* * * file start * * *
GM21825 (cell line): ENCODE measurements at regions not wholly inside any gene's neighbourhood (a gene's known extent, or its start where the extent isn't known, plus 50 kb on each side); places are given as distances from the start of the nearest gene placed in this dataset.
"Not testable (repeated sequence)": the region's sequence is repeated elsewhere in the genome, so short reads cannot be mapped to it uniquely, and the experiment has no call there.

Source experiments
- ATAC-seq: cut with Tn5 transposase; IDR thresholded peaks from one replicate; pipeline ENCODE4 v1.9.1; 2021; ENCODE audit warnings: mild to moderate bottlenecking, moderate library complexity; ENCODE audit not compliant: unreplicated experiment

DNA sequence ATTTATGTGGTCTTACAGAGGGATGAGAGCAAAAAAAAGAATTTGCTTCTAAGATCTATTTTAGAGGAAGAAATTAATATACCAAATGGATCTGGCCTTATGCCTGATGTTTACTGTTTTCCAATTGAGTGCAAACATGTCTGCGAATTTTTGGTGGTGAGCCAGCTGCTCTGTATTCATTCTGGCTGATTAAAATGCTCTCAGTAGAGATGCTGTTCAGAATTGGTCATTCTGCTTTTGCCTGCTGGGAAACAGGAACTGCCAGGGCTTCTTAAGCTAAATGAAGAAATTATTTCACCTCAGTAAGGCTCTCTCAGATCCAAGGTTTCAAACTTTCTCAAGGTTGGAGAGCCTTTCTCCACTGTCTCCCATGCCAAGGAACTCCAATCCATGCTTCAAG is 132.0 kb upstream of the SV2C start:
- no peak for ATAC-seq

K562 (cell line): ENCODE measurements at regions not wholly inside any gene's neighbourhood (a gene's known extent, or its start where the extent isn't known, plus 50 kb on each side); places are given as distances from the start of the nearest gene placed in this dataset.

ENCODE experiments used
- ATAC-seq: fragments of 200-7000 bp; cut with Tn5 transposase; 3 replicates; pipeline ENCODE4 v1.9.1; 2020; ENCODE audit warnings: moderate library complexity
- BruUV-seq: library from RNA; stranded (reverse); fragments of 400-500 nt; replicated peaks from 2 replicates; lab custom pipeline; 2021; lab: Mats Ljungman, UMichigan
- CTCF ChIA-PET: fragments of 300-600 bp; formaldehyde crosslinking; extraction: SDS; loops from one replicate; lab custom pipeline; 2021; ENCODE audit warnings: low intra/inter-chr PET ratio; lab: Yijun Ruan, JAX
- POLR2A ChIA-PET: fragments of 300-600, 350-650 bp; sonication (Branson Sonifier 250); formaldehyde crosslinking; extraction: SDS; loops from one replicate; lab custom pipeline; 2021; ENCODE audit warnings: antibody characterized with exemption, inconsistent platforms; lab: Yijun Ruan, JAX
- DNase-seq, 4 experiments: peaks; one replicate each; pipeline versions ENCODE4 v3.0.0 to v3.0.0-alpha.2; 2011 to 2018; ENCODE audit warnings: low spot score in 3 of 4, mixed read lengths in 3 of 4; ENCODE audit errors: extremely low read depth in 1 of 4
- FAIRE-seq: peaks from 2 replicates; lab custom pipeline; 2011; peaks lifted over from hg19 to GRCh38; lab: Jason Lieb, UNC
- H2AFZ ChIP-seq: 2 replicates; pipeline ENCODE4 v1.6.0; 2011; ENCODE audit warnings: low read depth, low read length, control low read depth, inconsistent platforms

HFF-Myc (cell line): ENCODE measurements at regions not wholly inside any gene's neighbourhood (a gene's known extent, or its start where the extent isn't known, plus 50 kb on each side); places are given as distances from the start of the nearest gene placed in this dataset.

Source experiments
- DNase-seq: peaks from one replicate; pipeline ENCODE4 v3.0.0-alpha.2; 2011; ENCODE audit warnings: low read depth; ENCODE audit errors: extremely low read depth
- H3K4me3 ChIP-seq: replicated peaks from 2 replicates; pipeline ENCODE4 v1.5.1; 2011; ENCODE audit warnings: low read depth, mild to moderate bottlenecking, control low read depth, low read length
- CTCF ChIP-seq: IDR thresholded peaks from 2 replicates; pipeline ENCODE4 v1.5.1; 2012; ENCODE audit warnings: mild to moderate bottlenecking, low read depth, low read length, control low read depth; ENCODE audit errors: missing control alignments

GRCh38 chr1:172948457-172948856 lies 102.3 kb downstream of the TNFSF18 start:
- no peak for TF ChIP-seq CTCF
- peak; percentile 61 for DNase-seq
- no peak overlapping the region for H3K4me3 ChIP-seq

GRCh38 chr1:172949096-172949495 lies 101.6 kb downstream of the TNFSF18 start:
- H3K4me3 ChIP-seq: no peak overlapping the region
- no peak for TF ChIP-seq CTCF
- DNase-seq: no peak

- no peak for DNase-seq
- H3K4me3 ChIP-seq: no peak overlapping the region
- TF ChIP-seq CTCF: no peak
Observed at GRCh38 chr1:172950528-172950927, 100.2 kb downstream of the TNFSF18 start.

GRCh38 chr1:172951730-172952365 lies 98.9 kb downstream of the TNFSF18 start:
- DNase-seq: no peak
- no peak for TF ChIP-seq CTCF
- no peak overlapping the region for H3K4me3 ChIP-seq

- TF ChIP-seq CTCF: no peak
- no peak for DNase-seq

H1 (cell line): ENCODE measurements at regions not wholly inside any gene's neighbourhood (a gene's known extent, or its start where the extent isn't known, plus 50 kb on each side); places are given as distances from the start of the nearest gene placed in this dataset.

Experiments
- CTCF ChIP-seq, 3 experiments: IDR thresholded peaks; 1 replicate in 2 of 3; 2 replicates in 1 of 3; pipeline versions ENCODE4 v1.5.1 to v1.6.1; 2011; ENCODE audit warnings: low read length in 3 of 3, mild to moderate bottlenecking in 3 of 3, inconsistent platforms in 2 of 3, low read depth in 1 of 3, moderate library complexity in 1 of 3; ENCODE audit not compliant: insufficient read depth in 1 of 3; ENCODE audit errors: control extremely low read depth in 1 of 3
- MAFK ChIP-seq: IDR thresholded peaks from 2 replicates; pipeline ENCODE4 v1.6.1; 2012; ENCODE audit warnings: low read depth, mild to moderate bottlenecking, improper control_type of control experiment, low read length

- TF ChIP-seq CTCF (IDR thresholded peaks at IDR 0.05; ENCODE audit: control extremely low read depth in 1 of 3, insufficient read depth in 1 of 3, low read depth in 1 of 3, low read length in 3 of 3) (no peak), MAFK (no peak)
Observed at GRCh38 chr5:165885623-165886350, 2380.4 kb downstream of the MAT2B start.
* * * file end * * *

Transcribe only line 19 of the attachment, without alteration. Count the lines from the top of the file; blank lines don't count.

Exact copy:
- H3K4me3 ChIP-seq: replicated peaks from 2 replicates; pipeline ENCODE4 v1.5.1; 2011; ENCODE audit warnings: low read depth, mild to moderate bottlenecking, control low read depth, low read length